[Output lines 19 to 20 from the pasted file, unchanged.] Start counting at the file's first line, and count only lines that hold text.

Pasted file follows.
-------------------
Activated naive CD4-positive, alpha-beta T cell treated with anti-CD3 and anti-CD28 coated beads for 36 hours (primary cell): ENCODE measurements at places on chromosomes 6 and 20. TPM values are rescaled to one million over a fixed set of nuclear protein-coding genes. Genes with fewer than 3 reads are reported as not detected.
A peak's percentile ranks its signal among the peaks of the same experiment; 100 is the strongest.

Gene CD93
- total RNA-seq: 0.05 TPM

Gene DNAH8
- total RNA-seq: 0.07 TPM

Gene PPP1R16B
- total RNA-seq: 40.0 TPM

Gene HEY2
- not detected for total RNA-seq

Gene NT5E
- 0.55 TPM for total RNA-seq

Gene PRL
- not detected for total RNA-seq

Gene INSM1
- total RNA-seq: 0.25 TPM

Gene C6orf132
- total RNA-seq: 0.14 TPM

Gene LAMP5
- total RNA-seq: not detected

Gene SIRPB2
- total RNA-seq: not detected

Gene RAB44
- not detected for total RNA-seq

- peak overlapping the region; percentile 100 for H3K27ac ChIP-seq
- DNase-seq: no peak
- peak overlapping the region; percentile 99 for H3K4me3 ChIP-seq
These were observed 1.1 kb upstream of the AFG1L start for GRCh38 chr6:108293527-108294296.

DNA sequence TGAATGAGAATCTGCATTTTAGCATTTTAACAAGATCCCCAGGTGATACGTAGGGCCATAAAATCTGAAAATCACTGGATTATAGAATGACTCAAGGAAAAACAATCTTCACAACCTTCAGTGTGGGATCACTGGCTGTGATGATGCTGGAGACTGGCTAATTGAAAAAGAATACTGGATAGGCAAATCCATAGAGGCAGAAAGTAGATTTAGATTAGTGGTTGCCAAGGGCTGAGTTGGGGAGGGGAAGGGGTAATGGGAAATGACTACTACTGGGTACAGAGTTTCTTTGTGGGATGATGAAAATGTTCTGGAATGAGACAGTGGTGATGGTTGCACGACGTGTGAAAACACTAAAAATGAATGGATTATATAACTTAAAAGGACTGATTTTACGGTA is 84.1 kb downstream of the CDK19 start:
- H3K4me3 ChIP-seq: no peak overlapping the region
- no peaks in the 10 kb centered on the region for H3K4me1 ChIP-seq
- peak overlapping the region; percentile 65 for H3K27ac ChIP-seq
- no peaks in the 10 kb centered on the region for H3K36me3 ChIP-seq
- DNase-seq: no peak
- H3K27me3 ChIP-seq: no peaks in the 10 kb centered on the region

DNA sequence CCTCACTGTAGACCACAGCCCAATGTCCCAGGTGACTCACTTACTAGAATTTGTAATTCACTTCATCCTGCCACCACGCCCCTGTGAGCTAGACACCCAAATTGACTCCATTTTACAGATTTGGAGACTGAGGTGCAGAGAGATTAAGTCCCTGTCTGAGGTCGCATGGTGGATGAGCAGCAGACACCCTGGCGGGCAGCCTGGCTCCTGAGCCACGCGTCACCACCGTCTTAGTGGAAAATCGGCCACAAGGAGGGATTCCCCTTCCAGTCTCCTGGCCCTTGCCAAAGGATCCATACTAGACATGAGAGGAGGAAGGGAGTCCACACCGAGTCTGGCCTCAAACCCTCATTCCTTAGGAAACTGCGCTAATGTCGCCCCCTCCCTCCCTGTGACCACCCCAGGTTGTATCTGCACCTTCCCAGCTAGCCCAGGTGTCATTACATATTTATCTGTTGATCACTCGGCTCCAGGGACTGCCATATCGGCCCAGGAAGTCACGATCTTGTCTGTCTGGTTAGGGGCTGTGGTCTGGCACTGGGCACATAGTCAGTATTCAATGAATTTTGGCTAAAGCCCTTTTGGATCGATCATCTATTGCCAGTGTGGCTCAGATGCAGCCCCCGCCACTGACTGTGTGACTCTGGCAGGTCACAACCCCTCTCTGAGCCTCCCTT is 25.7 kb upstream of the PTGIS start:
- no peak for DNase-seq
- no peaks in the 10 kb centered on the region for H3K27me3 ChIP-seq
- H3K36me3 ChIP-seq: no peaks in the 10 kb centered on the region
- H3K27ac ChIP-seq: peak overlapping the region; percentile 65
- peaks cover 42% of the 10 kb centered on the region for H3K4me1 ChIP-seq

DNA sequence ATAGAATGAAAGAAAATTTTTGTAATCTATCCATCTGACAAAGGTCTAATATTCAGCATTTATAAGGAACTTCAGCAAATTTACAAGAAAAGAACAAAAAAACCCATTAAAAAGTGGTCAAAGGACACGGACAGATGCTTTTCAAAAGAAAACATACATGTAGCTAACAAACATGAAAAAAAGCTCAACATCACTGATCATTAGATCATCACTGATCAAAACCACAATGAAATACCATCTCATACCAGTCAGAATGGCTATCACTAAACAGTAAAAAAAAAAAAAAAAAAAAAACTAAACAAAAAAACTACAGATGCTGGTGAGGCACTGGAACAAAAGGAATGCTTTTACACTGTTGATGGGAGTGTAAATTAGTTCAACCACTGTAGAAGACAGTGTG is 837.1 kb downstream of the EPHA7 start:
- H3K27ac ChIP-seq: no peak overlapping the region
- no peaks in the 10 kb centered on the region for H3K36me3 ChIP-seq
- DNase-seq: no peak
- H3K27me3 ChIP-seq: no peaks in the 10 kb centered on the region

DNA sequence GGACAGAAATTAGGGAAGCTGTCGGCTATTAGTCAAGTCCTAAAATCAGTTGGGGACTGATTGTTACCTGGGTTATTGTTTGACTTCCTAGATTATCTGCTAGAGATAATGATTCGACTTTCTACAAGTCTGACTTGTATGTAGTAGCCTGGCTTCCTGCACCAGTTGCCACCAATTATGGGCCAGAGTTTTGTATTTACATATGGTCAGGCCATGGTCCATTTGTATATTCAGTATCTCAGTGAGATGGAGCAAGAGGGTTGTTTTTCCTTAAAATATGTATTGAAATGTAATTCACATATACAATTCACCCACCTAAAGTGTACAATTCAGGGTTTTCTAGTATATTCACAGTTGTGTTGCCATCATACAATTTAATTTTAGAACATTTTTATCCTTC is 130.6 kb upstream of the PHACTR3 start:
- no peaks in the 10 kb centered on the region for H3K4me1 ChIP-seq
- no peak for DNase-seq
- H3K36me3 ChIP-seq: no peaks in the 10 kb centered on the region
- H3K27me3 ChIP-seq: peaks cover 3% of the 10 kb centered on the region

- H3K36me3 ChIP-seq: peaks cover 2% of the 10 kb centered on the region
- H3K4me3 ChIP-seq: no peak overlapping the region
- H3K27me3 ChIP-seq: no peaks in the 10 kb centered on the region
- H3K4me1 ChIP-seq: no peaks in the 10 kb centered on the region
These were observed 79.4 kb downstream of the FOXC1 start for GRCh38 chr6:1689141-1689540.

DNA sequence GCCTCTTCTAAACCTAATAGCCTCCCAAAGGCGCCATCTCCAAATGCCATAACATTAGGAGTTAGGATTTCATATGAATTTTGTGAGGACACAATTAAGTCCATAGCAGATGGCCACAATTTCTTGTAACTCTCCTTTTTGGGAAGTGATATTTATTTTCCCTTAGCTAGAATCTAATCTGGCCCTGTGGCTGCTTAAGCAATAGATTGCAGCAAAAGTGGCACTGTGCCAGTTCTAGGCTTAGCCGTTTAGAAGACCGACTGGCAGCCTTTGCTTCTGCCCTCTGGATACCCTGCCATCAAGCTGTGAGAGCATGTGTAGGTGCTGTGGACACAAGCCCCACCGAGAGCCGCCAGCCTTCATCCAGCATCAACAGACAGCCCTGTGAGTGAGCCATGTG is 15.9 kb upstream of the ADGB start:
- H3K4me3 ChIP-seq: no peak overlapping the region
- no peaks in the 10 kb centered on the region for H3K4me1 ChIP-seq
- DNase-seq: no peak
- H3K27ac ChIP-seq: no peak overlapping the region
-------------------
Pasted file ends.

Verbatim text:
Gene LAMP5
- total RNA-seq: not detected